Acceptance does not mean liking, condoning, or thinking something is good. It means recognizing that it exists. Perhaps considering the good inside of what happens may make that an easier experience. I believe, firmly, that what happens is for me, not to me. It is my job to search for the good and Acceptance helps fuel that voyage.

Adjusting constructively to adversity means building discomfort tolerance, which will in turn result in 2022 being a far healthier, more emotionally peaceful, and overall, more enjoyable experience.”

WOOBLY: Barry Marcus explains his choice of this unusual word for an unusual year.

“In a physical sense, in terms of chronic pain, dizziness, and imbalance as well as heart and gallbladder issues. Also in terms of looking to the end of my life in a societal sense related to the ‘alternative facts’ world we live in as well as the vulnerability of our democracy.

Woobly like a boxer who is reeling from a blow that almost floored him, yet through determination and resolve, is still standing.”

REMINDER: Out of a thousand plus words, Randall Levin chose this one and explains why.

“It was a reminder of the good that comes from the clear pathway to our inner strengths and spirit, as it was unfortunately a reminder of what has escaped from the pandora’s box and what it could still contain. It was a reminder to listen to the ‘warnings’ so that we are not taken by surprise. It was a reminder of how others have affected our life’s journeys when they are gone, to appreciate true connections in our social experiment.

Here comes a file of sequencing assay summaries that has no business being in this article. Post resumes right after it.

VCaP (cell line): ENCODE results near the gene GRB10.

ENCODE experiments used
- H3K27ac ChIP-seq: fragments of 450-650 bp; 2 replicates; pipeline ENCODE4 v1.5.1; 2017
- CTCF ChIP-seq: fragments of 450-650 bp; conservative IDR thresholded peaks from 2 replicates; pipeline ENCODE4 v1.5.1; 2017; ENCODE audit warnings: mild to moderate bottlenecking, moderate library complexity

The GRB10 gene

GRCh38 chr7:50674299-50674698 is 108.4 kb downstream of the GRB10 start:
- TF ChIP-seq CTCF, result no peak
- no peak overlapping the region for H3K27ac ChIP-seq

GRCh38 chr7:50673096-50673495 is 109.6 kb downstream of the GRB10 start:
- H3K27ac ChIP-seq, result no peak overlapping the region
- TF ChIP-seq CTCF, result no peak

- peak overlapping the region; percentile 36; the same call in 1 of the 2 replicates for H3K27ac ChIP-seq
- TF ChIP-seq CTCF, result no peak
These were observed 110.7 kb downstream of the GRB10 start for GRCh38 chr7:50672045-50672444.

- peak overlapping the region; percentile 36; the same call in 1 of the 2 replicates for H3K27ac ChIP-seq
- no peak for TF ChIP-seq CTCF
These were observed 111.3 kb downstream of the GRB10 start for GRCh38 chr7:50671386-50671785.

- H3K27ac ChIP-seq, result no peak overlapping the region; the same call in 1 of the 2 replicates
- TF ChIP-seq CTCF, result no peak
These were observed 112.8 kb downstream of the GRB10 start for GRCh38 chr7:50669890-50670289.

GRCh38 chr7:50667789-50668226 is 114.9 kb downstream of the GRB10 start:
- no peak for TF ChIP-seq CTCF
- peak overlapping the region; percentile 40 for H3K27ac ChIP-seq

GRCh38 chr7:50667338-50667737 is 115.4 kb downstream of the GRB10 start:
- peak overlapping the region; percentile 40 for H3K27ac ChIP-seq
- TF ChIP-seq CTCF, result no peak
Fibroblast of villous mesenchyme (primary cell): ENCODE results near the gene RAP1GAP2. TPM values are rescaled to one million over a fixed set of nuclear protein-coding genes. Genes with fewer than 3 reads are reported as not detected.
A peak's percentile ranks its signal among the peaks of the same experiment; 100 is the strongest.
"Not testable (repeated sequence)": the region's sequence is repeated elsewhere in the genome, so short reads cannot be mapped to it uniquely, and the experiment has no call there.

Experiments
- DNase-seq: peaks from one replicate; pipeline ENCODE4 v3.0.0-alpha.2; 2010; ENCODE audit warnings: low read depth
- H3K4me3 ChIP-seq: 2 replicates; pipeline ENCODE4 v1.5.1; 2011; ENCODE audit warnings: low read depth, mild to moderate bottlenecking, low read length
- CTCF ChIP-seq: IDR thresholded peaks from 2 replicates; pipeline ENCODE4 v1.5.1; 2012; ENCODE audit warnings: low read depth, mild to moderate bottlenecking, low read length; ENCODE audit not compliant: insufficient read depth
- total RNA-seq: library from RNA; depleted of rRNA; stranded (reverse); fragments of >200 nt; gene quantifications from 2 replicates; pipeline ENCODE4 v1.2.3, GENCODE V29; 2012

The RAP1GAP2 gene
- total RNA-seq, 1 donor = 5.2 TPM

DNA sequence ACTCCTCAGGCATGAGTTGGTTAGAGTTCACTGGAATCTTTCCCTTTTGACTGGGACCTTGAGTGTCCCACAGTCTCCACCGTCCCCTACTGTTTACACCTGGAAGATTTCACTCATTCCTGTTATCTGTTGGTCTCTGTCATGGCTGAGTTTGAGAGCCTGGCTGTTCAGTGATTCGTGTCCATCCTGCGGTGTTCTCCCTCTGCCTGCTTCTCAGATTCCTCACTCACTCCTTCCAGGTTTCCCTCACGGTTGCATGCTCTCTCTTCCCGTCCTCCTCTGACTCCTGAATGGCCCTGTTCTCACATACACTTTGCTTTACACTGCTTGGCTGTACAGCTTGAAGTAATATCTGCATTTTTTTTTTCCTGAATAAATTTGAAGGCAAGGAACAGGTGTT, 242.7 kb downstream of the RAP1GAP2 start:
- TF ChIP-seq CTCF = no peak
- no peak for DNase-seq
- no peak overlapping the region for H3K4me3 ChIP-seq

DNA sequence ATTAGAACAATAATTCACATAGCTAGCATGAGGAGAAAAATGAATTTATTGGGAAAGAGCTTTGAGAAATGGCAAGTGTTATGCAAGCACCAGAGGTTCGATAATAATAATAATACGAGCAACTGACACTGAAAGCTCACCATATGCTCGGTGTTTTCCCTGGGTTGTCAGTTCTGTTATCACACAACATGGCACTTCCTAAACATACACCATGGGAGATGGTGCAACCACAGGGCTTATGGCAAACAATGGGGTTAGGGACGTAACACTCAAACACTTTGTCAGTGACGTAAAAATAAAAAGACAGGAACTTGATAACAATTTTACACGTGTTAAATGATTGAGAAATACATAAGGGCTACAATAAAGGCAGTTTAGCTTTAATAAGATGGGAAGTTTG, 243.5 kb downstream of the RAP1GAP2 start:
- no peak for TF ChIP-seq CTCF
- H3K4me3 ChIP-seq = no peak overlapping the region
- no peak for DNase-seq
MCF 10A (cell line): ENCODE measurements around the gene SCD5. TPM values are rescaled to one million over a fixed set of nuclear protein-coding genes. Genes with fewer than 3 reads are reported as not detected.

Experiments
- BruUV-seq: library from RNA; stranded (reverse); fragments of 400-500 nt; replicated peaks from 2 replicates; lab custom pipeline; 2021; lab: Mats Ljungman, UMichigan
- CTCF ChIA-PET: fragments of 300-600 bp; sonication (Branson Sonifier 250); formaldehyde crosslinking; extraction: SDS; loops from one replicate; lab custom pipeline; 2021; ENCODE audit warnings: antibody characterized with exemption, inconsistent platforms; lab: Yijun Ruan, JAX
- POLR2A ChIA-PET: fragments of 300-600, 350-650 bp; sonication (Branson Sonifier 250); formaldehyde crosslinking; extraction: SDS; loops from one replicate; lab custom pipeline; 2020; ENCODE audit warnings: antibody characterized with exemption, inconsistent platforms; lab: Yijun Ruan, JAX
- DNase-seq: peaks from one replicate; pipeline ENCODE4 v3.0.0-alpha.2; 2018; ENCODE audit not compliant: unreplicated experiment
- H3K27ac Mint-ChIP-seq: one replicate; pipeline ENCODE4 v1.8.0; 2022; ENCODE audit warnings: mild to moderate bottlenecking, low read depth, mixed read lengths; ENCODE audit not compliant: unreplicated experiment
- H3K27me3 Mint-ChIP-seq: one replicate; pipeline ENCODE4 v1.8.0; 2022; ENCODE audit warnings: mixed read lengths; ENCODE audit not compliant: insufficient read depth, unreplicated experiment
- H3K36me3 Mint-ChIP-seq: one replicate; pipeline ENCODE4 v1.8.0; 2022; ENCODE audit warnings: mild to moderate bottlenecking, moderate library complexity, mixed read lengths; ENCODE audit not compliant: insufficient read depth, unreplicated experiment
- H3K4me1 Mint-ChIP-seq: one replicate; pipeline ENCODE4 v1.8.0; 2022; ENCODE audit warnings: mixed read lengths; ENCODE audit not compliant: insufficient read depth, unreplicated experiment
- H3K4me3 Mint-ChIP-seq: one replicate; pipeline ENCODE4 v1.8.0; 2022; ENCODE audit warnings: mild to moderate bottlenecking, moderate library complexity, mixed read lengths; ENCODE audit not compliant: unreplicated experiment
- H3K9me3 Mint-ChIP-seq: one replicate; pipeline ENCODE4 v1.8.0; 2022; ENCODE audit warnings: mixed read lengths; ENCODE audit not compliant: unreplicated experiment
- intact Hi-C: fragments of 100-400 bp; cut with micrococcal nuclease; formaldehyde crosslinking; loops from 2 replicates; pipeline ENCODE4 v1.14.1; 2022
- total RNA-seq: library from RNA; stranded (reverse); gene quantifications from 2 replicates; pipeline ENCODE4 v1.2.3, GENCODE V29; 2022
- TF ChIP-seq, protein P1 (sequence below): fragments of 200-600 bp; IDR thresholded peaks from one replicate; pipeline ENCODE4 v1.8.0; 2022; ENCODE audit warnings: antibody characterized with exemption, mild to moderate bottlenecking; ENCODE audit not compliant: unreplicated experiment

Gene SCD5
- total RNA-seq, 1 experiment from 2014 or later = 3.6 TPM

It is a reminder of how we can all bring positive energy and love to not only others but to ourselves and our families. A reminder that a newborn grandchild (etc) may have that special piece of the spiritual puzzle that surrounds all of us (and our earth), has so much hope, love, and happiness to offer to those who themselves have a clear pathway to their own inner spiritual beauty. A reminder that their extra smile and laughter can light the way along our own journeys.”

The Conclusions

What these words, collected in an accompanying word cloud, and some commentaries, mean to me is that we have to keep in mind how individual the assessment of 2021 is, just like it is crucial to consider each patient as an individual even while using generic expert guidelines to diagnose and provide treatment. The message to the public might be to understand and empathize with our individuality and give everyone some slack in this challenging time.

Radical hope looks for contributing to a better year, and though we do not know how and when that may occur, we should do what we can to move in that direction. The content of the commentaries suggest ways to do so.

Dr Moffic is an award-winning psychiatrist who has specialized in the cultural and ethical aspects of psychiatry. A prolific writer and speaker, he received the one-time designation of Hero of Public Psychiatry from the Assembly of the American Psychiatric Association in 2002. He is an advocate for mental health issues relate to climate instability, burnout, Islamophobia, and anti-Semitism for a better world. He serves on the Editorial Board of Psychiatric TimesTM.